Below you will find the list of animals currently off exhibit at the Virginia Zoo. For some we will provide brief explanations as to why they are not viewable and others will have more in depth content further down the page. There are a number of reasons why some animals may not be viewable – some of them temporary and some permanent. Please note, at times animals may not be listed below if they are off habitat due to outside temperature requirements/weather or have access to their indoor areas as this situations can happen at a moment’s notice at any time.
Remember, if you do not see an animal in their habitat, it doesn’t necessarily mean they are “off exhibit.” For animal wellbeing, our animals are provided with covered areas or indoor access so they have the freedom to choose if they are visible or not. Don’t be afraid to ask a staff member or volunteer if you are unsure – we are always happy to help!
Animals currently off exhibit:
- Animal Ambassadors (These animals live behind-the-scenes year-round).
- Bald Eagle (Refer to posting below).
- Cinereous Vulture (Exhibit construction).
- Kangaroo (No longer a Virginia Zoo species).
- Meller’s Chameleon (Retired behind-the-scenes).
- Ostrich (Not currently housed at the Virginia Zoo).
- Prairie Dogs (Not currently housed at the Virginia Zoo).
- Two-toed sloth (Exhibit remodel).
- Wallaby (Retired behind-the-scenes).
- White-faced saki monkey (Exhibit remodel).
What are ambassador animals? Well, technically all the animals who call the Zoo home are animals who are ambassadors for their species! However, in this case, we are speaking about the group of animals that participate in educational programs like Zoo Live! Shows, Animal Meet-and-Greets, Media Interviews, Classes, Camps, and more! Essentially, these animals are the ones you can get up close and personal with at the Zoo (with the assistance of their handler of course!). They play a very special role at the Virginia Zoo. Their job is to connect our guests directly to wildlife conservation and educate them about the importance of their species and others like them! It is because of this role and their frequent interaction with guests that they are housed behind-the-scenes. This provides them a safe, quiet place to rest and a controlled environment to continue training with their handlers!
We are deeply saddened to report the passing of Abe, the Virginia Zoo’s male bald eagle. Abe, who resided on the North America trail, has been at the Zoo since 1992. As a senior animal, it is suspected that Abe passed away due to age-related issues. We are still awaiting final test results to confirm.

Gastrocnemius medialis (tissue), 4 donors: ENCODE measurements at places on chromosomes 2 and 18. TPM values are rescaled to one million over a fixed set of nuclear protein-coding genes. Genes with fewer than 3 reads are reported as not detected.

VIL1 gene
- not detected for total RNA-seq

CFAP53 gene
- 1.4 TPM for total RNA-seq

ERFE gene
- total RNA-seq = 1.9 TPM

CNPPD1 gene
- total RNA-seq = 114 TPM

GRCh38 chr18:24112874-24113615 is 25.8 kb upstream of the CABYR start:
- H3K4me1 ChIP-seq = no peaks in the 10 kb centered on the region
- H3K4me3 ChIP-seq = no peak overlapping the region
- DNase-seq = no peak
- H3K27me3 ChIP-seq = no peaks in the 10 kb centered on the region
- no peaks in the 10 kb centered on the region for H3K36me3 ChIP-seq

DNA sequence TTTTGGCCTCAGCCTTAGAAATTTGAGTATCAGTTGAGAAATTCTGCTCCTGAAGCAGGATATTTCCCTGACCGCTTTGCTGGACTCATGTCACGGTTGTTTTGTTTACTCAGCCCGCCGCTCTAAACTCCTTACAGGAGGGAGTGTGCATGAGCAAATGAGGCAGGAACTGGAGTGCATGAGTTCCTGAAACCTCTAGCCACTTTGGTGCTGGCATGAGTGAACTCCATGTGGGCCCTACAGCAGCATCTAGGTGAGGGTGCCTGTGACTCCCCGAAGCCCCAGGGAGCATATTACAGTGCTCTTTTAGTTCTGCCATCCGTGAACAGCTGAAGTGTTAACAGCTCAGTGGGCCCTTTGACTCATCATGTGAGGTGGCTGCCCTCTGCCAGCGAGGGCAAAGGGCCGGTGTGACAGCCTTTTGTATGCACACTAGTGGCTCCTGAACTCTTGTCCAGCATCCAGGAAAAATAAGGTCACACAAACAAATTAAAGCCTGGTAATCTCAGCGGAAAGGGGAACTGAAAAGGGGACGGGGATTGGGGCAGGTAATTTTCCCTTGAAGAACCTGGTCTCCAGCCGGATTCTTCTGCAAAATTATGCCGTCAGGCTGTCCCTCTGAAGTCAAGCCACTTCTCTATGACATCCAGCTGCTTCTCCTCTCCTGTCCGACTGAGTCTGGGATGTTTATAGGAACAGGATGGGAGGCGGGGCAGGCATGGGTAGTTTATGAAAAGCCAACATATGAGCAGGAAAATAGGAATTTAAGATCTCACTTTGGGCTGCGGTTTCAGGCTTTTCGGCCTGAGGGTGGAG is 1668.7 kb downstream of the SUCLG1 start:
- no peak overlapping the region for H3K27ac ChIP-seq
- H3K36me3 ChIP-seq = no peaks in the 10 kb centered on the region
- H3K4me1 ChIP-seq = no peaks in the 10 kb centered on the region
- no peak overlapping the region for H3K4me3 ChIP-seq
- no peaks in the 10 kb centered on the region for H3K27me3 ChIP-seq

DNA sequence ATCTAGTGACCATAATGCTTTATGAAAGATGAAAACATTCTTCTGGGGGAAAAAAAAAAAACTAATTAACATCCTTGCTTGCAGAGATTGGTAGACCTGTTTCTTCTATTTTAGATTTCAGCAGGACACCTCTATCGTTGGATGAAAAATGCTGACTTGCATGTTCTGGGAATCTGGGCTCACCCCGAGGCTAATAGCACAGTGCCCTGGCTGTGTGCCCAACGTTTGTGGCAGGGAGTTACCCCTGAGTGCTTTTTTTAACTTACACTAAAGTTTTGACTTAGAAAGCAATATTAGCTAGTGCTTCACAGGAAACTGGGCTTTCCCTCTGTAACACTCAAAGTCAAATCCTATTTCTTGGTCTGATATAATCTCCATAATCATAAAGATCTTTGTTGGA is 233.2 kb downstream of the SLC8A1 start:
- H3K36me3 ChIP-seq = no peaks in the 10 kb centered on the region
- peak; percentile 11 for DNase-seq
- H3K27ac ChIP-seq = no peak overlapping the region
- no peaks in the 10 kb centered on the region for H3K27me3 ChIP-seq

Abe came to the Virginia Zoo as a rescue/rehabilitated eagle after an incident left him flightless. At over 33 years of age, he far exceeded the median life expectancy of 16.5 years for bald eagles in human care – a true testament to the wonderful care he received here at the Virginia Zoo.
Due to the Bald and Golden Eagle Protection Act, which regulates bald eagles in human care, it is unlikely we will acquire another bald eagle and or be able to house one in this particular exhibit. However, the Zoo is home to a rehabilitated female bald eagle, Sanibel, who is an animal ambassador currently working with her keepers to prepare for school programs and encounters.
There will be some exciting changes happening to this area of the Zoo soon, so check back in the spring for more information!
Our cinereous vultures, J.D. and Eve, are actually viewable right now! Though they may be difficult to spot since their habitat doesn’t directly come in contact with our guest walkway. However, when visiting with the tapirs, if you look close enough, you may be able to spot them behind the tapir habitat! This is their temporary housing area while we work on building them a new habitat right across from the Asia: Trail of the Tiger entrance! Stay tuned for progress!
Many of you may remember when the Australia Walkabout was full of some of our favorite animals from the land down under like kangaroos, wallabies, emus and more! While the emus and cassowaries still reside there and would love a visit from you, the kangaroos and wallabies have sadly aged out. The Virginia Zoo is still home to two senior wallabies who have retired behind-the-scenes to enjoy some quiet time and extra attention from their keepers. The Australia Walkabout is currently closed as we reevaluate its future and is currently operating as a transitional space for the arriving and departing animals.